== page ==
15:02 < mrqbot-7ACeB> maliit-plugins/25: - New - Clear active keys and magnifier on keyboard change
15:02 < mrqbot-7ACeB> maliit-plugins/24: - New - Remove QtGui dependency from libmaliit-keyboard
15:02 < mrqbot-7ACeB> maliit-plugins/23: - New - Get rid of Qt keywords
15:02 < mrqbot-7ACeB> maliit-plugins/22: - New - Add phone number and number layout getters.

Status changes are retrieved by periodically checking the Gitorious project activity feed (Atom)*, and the status itself is scraped from the website. There is no other API right now, unfortunately. Implemented in Python with Twisted, feedparser and BeautifulSoup doing all of the heavy lifting.

Get it from PyPi, using easy_install or pip:
pip install gitorious-mrq-monitor
gitorious-mrq-monitor --help # For usage information

For now this solves the immediate need for the development work-flow we have in the Maliit project. Several ideas for extending the tool are mentioned in the TODO. Contributions welcomed!

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The Maliit buildbot

After having set up the typical things open source projects needs like a website/wiki, mailing-list and bug-tracker, Maliit now also has something not so common: a build-bot.

As Maliit consists of several components that can be built in several different ways (and for several different platforms), we wanted to automate the build and tests of the different variations to ensure that we do not break any of them. This is especially important for variations which are not easy to test for the individual developers, like for instance Maliit on Qt 5.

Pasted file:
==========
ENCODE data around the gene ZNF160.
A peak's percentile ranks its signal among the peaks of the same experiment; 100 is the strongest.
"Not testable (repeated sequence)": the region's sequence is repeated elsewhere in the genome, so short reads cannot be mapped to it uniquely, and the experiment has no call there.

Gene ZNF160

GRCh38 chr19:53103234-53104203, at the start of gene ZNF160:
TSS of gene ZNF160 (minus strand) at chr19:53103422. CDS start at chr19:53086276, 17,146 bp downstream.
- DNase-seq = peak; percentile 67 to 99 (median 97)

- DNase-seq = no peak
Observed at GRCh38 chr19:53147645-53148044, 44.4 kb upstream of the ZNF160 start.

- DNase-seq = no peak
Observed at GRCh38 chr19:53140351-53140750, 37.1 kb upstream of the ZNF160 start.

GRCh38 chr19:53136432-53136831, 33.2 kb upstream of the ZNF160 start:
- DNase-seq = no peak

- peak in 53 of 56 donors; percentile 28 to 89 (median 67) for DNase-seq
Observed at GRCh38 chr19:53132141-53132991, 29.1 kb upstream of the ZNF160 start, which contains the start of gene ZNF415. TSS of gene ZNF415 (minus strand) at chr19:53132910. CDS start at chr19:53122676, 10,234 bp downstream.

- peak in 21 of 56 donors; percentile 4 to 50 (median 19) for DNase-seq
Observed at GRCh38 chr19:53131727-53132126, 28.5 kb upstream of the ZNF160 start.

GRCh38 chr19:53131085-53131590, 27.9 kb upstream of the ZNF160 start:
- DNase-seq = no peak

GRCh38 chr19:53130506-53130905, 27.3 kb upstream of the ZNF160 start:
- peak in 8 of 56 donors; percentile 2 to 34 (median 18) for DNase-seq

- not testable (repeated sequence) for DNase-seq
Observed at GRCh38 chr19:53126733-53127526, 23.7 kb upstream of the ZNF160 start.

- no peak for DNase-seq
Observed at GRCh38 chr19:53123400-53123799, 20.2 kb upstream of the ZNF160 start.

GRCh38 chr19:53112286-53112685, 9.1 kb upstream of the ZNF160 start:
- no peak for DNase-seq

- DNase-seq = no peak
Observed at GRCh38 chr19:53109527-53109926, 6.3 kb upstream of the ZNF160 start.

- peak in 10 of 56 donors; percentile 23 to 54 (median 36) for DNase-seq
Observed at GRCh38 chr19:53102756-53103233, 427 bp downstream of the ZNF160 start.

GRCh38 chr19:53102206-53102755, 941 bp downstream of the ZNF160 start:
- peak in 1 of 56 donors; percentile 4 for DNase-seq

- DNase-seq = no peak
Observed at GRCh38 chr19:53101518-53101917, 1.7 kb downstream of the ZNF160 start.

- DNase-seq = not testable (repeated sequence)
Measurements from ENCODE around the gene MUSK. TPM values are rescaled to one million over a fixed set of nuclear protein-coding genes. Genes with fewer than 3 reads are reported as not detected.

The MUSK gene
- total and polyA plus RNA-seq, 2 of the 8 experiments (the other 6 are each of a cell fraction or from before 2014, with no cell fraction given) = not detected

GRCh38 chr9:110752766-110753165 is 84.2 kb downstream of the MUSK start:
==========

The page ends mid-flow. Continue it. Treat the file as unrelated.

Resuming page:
The software chosen to help with this task was Buildbot. Getting an initial instance it up and running was very quick and pain-free, especially thanks to packages being easily available and the excellent documentation. The current setup now builds, tests and installs the two major components we have: Maliit Framework and Maliit (Reference) Plugins, in the most important build/config variations we have. A total of 12 individual build jobs, plus 2 meta-builds. The configuration for the instance can be found in the maliit-buildbot-configuration repository.

For security reasons the build-bot is not directly exposed to the Internet. Instead a script runs every 5 minutes to generate a static HTML website and publish on the public web-server: Maliit build-bot

Buildbot says: All green!

This gives us a minimal continuous integration system for Maliit, which for now will hopefully helps us avoid breakage. In the future, the usage of the build-bot might extend to include:

  • Automating the release process
  • Testing of merge-requests/patches before merging to master
  • Automated integration/system testing, complementing the unit-tests
  • Triggering external builders for packaging. OpenSUSE OBS, Maemo 5 Garage, etc.
  • Automating certain aspects of bug-lifetime. Resolving when fix is committed, closing on release if pre-verified, etc

 

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Combining PySide and PyGObject introspection bindings